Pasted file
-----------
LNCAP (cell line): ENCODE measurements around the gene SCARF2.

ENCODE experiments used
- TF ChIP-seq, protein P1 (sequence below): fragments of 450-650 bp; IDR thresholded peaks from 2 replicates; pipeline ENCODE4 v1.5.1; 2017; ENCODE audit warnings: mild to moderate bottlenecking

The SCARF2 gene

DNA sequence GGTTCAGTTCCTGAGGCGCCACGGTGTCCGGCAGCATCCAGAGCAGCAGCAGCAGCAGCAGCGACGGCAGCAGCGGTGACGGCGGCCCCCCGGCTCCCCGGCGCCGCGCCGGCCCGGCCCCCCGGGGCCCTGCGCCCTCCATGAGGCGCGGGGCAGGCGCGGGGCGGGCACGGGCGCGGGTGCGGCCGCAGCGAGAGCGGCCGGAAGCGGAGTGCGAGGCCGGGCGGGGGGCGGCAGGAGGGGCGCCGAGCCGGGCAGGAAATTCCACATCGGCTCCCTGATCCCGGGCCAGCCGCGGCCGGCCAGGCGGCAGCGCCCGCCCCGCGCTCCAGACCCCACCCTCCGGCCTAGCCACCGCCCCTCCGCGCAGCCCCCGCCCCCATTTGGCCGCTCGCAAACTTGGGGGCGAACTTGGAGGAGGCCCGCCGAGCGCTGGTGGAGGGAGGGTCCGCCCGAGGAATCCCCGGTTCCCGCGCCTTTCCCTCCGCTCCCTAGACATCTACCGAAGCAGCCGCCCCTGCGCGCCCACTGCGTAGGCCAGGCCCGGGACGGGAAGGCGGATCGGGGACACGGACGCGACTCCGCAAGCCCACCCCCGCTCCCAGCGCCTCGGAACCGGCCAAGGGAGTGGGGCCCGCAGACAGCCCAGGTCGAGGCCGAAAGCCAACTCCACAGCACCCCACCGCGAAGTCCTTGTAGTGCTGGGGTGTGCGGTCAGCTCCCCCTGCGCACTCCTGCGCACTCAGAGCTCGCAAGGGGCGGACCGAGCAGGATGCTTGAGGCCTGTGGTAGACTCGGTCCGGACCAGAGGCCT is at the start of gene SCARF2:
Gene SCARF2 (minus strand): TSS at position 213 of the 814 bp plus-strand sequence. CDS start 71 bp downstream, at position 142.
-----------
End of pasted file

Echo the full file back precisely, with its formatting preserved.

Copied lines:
LNCAP (cell line): ENCODE measurements around the gene SCARF2.

ENCODE experiments used
- TF ChIP-seq, protein P1 (sequence below): fragments of 450-650 bp; IDR thresholded peaks from 2 replicates; pipeline ENCODE4 v1.5.1; 2017; ENCODE audit warnings: mild to moderate bottlenecking

The SCARF2 gene

DNA sequence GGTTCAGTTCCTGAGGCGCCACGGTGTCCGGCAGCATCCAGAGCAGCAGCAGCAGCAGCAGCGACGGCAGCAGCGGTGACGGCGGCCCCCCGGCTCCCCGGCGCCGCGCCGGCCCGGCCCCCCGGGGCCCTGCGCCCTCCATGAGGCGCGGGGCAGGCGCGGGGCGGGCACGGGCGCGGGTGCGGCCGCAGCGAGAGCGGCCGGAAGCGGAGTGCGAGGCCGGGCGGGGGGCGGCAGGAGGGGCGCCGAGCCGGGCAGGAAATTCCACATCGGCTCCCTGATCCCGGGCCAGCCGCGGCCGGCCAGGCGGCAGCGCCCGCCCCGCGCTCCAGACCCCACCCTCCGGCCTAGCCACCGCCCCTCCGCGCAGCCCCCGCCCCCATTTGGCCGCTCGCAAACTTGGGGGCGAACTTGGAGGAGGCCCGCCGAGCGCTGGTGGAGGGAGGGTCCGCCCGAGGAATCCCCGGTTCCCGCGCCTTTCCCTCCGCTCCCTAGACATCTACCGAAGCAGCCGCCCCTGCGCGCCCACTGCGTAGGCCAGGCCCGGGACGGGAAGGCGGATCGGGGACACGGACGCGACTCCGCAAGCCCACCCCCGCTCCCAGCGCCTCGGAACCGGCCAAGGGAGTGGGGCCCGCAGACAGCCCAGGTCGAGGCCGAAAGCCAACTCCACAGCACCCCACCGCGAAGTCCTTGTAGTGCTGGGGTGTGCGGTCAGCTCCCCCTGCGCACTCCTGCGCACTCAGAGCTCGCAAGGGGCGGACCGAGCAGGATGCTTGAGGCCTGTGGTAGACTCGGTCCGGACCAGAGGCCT is at the start of gene SCARF2:
Gene SCARF2 (minus strand): TSS at position 213 of the 814 bp plus-strand sequence. CDS start 71 bp downstream, at position 142.